On Saturday, Sept. 14, 2019, Kirkland Fine Arts Center welcomed Barry Bostwick and Barbara Eden to the stage to perform “Love Letters,” a play by A.R. Gurney, for one night only.
The play tells the story of Andy and Melissa, played by Bostwick and Eden respectively. Seated side-by-side, Bostwick and Eden detailed two separate lives intertwined in one great friendship.
The play begins in the late 1930s when the pair are elementary school classmates. The next fifty years fly by as they attend separate boarding schools and colleges and ultimately choose different lives. Melissa grows up to be an alcoholic artist, estranged from her kids. Andy becomes a U.S. Senator with the perfect nuclear family.
But what makes this story really interesting is the format in which it is told. The characters sit beside each other and read the various invitations, postcards, letters, and Valentine’s Day notes that they send to one another over the years. From these writings, the story emerges.
I had never seen a play like this, and I expected it to be confusing at first. However, the format proved to be easier to follow than I thought. The audience accepted it wholeheartedly, and it wasn’t difficult to understand how the characters felt or what was happening in their lives.
Not only that, but telling this story through the characters’ letters turned out to be interesting, personal, and surprisingly moving. It mattered what they wrote in their letters, but there was a quiet significance surrounding what they didn’t write, too. The play’s format heightened its emotions in this way.
I was surprised to find that there were several laugh-out-loud moments as the characters bumbled through childhood and adolescence. Andy and Melissa’s fights, while powerfully angry at times, were often undercut with funny sparring and crude insults. The actors played off each other without abandoning the format of the letters.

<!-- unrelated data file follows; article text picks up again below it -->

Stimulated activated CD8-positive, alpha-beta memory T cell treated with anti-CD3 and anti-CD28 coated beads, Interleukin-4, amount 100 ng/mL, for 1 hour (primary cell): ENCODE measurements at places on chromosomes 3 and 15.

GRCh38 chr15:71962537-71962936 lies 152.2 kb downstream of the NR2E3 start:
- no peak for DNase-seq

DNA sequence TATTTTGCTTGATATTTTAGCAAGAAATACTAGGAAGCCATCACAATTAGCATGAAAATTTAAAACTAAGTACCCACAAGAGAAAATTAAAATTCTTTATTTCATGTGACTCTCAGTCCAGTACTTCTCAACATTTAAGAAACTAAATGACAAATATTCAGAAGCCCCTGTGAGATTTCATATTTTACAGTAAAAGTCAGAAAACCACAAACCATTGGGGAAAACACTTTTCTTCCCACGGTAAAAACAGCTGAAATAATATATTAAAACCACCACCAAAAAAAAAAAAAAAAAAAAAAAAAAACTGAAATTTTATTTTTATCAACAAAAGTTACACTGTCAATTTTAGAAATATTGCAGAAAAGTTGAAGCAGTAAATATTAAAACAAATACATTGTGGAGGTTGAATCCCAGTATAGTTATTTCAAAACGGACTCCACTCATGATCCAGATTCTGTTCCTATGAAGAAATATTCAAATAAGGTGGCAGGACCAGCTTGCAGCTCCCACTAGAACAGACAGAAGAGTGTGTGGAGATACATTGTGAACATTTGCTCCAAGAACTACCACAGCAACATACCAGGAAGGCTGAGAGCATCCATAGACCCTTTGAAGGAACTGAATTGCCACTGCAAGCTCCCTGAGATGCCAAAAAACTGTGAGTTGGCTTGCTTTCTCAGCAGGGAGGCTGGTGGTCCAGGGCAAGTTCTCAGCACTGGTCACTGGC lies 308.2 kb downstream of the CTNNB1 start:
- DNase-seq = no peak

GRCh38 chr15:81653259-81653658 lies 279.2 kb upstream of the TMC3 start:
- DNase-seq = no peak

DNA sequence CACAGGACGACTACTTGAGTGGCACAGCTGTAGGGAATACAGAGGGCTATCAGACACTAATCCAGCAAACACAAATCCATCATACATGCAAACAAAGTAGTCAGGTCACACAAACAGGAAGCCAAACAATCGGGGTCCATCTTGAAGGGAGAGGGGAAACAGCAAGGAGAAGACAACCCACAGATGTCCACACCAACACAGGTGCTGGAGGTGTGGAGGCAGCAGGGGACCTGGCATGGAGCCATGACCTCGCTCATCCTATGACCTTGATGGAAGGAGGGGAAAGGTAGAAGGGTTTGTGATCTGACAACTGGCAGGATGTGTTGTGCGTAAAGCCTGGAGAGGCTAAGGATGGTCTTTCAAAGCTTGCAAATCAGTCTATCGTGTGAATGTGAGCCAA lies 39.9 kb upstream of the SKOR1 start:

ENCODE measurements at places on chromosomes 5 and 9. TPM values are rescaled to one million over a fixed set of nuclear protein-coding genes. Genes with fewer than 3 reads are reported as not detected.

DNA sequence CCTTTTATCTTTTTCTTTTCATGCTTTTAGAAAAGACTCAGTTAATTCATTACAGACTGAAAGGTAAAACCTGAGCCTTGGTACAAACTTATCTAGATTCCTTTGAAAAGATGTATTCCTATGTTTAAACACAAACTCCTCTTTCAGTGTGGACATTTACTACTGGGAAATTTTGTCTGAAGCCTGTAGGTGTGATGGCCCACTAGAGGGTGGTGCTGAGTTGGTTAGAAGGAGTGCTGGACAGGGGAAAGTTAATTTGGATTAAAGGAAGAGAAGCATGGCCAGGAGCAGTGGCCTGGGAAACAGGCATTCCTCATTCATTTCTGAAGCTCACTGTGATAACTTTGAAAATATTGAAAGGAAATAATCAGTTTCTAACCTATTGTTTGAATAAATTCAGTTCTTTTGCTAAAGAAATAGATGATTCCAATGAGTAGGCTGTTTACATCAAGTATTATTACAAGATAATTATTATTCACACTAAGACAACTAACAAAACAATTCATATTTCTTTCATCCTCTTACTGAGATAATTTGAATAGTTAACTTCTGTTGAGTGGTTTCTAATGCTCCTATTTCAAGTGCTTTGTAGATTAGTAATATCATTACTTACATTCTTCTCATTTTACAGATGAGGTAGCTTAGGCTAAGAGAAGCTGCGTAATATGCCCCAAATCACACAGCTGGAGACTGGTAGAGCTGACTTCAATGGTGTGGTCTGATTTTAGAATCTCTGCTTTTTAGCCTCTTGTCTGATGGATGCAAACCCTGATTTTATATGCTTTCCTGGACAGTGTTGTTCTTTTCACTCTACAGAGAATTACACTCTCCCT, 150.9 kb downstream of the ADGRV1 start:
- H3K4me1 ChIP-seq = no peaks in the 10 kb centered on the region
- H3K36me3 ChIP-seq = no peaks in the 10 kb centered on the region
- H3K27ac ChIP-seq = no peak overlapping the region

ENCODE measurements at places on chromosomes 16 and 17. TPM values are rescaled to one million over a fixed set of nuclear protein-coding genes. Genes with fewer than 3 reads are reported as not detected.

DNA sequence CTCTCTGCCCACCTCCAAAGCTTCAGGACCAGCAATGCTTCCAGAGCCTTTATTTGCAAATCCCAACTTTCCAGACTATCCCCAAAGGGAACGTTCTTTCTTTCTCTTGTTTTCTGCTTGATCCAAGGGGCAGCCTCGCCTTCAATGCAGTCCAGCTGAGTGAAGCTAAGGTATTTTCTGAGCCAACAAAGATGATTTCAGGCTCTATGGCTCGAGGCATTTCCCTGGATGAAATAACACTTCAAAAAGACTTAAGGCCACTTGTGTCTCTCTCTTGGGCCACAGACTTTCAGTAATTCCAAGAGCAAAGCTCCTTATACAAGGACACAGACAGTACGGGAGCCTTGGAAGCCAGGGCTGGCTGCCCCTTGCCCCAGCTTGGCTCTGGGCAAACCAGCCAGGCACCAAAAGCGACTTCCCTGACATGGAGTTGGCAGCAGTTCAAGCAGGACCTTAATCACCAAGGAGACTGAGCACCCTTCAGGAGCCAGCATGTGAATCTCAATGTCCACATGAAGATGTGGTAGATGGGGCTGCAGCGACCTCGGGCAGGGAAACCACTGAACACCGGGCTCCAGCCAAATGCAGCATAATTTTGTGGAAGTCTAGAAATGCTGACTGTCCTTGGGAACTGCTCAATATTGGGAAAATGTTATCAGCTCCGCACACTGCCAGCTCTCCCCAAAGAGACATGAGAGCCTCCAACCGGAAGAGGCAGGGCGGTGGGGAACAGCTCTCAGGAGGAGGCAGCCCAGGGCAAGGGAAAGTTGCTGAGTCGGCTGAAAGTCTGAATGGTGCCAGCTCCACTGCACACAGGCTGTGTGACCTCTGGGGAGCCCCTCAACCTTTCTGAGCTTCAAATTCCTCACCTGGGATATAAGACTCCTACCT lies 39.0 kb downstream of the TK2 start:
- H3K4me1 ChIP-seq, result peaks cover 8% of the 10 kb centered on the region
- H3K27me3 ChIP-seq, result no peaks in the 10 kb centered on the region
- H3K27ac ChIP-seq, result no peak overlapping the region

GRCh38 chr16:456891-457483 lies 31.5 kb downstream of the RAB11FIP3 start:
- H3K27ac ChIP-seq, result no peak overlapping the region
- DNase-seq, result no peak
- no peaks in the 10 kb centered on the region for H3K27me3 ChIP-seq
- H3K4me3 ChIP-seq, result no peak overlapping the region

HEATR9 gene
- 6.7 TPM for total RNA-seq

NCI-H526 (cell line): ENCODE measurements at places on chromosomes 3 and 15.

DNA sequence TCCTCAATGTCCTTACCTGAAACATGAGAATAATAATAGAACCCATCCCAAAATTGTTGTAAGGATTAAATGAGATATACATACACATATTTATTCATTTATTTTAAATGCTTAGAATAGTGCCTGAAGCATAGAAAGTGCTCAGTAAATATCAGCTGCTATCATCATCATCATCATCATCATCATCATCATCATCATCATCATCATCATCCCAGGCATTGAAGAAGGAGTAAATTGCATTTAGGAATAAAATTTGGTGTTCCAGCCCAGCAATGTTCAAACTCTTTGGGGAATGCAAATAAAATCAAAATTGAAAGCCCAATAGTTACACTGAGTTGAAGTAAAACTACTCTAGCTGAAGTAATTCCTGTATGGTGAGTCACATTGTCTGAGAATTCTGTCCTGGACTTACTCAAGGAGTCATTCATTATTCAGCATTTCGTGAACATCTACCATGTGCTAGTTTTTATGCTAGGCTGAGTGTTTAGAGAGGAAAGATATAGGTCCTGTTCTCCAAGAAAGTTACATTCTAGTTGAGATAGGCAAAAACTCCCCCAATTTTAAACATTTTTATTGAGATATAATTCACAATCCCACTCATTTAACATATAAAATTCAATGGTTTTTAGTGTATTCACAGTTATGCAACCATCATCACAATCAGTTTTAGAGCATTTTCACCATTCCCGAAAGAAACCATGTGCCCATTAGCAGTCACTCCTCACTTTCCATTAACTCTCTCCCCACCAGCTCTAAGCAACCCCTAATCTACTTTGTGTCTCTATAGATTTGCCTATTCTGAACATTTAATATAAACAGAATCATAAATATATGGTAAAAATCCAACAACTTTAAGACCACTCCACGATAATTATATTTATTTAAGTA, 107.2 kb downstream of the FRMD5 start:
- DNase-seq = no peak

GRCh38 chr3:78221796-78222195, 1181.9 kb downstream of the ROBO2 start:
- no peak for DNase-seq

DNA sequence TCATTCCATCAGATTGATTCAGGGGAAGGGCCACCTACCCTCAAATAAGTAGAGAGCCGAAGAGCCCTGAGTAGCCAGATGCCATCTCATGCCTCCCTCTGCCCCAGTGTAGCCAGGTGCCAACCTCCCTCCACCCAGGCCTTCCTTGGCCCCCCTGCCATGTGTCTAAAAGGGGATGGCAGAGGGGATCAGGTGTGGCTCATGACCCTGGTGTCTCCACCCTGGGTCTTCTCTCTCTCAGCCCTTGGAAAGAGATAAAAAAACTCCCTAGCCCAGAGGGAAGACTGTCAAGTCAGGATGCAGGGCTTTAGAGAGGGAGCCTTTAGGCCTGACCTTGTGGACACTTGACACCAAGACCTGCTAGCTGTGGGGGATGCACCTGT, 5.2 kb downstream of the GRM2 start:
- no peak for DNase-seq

While the writing is good, Bostwick and Eden should be credited for this production’s success. Bostwick is known for playing Brad Majors in “Rocky Horror Picture Show,” and Eden’s claim to fame is her role as Jeanie in “I Dream of Jeanie.” Their relative celebrity was a major pull for the audience, and KFAC was packed with more community members than Millikin students.
The actors deserve great praise for their performances. They managed to access different parts of themselves to play the various iterations of their characters. With each age, they portrayed characters who felt raw, desperate, familiar emotions. The characters grow and learn how to deftly manage their feelings, and the actors reflect this in their handling of the material.
Bostwick and Eden fully embraced their characters and delivered touching performances. As Andy and Melissa fought with, confided in, and fell in love with one another, the audience began to fall in love with them, too.
This, then, is the magic of “Love Letters.” It is the story of two people who never quite find their timing, and it hurts more than you expect. In fact, these scenes are actually some of the most compelling. College-aged Andy and Melissa try to detangle themselves from each other and make sense of their relationship, and this process is echoed toward the end of the play after fifty years have passed. Their love is real, but that doesn’t make it salvageable.
Bostwick and Eden portray characters who try to connect while keeping their cards close to their chests, and the resulting story is a moving, haunting reminder of what we risk when we speak – and what we can lose when we don’t.